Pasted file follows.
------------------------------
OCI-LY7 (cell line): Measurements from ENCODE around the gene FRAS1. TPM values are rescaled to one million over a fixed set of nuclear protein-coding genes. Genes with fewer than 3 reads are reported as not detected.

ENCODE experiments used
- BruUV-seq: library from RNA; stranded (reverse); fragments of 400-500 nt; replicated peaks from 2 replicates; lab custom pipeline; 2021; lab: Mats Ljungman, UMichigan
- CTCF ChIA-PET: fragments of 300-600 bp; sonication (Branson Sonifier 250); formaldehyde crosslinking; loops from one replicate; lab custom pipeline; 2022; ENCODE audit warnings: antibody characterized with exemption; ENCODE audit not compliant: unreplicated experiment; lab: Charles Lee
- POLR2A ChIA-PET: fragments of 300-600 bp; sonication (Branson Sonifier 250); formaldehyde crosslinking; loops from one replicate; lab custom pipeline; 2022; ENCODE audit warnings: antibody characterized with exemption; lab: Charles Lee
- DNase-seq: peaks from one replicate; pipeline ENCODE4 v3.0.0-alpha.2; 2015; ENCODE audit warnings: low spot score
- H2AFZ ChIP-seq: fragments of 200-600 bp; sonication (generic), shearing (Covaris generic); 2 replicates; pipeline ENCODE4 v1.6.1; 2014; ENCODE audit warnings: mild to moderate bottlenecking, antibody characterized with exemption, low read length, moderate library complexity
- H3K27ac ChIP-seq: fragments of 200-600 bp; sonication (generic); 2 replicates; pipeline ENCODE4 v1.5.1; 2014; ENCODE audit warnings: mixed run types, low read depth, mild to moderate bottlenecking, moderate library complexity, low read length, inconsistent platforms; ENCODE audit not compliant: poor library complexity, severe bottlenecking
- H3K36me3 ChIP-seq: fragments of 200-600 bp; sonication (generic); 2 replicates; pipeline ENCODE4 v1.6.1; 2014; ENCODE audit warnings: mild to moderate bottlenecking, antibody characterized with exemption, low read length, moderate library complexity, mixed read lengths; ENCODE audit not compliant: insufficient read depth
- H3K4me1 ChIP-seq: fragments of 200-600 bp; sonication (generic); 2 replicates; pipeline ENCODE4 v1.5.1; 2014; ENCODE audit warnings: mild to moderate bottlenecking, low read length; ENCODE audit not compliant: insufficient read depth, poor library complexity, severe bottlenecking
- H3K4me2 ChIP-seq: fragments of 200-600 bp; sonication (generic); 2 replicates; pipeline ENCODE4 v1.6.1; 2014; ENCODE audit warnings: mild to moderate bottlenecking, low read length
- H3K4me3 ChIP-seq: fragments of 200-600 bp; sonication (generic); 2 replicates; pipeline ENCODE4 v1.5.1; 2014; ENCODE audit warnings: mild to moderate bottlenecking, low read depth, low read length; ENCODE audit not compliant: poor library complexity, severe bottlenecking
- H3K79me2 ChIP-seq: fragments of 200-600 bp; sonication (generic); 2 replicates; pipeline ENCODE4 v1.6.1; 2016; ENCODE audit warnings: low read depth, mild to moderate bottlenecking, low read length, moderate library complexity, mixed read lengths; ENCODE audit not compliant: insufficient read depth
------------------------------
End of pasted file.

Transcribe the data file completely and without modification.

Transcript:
OCI-LY7 (cell line): Measurements from ENCODE around the gene FRAS1. TPM values are rescaled to one million over a fixed set of nuclear protein-coding genes. Genes with fewer than 3 reads are reported as not detected.

ENCODE experiments used
- BruUV-seq: library from RNA; stranded (reverse); fragments of 400-500 nt; replicated peaks from 2 replicates; lab custom pipeline; 2021; lab: Mats Ljungman, UMichigan
- CTCF ChIA-PET: fragments of 300-600 bp; sonication (Branson Sonifier 250); formaldehyde crosslinking; loops from one replicate; lab custom pipeline; 2022; ENCODE audit warnings: antibody characterized with exemption; ENCODE audit not compliant: unreplicated experiment; lab: Charles Lee
- POLR2A ChIA-PET: fragments of 300-600 bp; sonication (Branson Sonifier 250); formaldehyde crosslinking; loops from one replicate; lab custom pipeline; 2022; ENCODE audit warnings: antibody characterized with exemption; lab: Charles Lee
- DNase-seq: peaks from one replicate; pipeline ENCODE4 v3.0.0-alpha.2; 2015; ENCODE audit warnings: low spot score
- H2AFZ ChIP-seq: fragments of 200-600 bp; sonication (generic), shearing (Covaris generic); 2 replicates; pipeline ENCODE4 v1.6.1; 2014; ENCODE audit warnings: mild to moderate bottlenecking, antibody characterized with exemption, low read length, moderate library complexity
- H3K27ac ChIP-seq: fragments of 200-600 bp; sonication (generic); 2 replicates; pipeline ENCODE4 v1.5.1; 2014; ENCODE audit warnings: mixed run types, low read depth, mild to moderate bottlenecking, moderate library complexity, low read length, inconsistent platforms; ENCODE audit not compliant: poor library complexity, severe bottlenecking
- H3K36me3 ChIP-seq: fragments of 200-600 bp; sonication (generic); 2 replicates; pipeline ENCODE4 v1.6.1; 2014; ENCODE audit warnings: mild to moderate bottlenecking, antibody characterized with exemption, low read length, moderate library complexity, mixed read lengths; ENCODE audit not compliant: insufficient read depth
- H3K4me1 ChIP-seq: fragments of 200-600 bp; sonication (generic); 2 replicates; pipeline ENCODE4 v1.5.1; 2014; ENCODE audit warnings: mild to moderate bottlenecking, low read length; ENCODE audit not compliant: insufficient read depth, poor library complexity, severe bottlenecking
- H3K4me2 ChIP-seq: fragments of 200-600 bp; sonication (generic); 2 replicates; pipeline ENCODE4 v1.6.1; 2014; ENCODE audit warnings: mild to moderate bottlenecking, low read length
- H3K4me3 ChIP-seq: fragments of 200-600 bp; sonication (generic); 2 replicates; pipeline ENCODE4 v1.5.1; 2014; ENCODE audit warnings: mild to moderate bottlenecking, low read depth, low read length; ENCODE audit not compliant: poor library complexity, severe bottlenecking
- H3K79me2 ChIP-seq: fragments of 200-600 bp; sonication (generic); 2 replicates; pipeline ENCODE4 v1.6.1; 2016; ENCODE audit warnings: low read depth, mild to moderate bottlenecking, low read length, moderate library complexity, mixed read lengths; ENCODE audit not compliant: insufficient read depth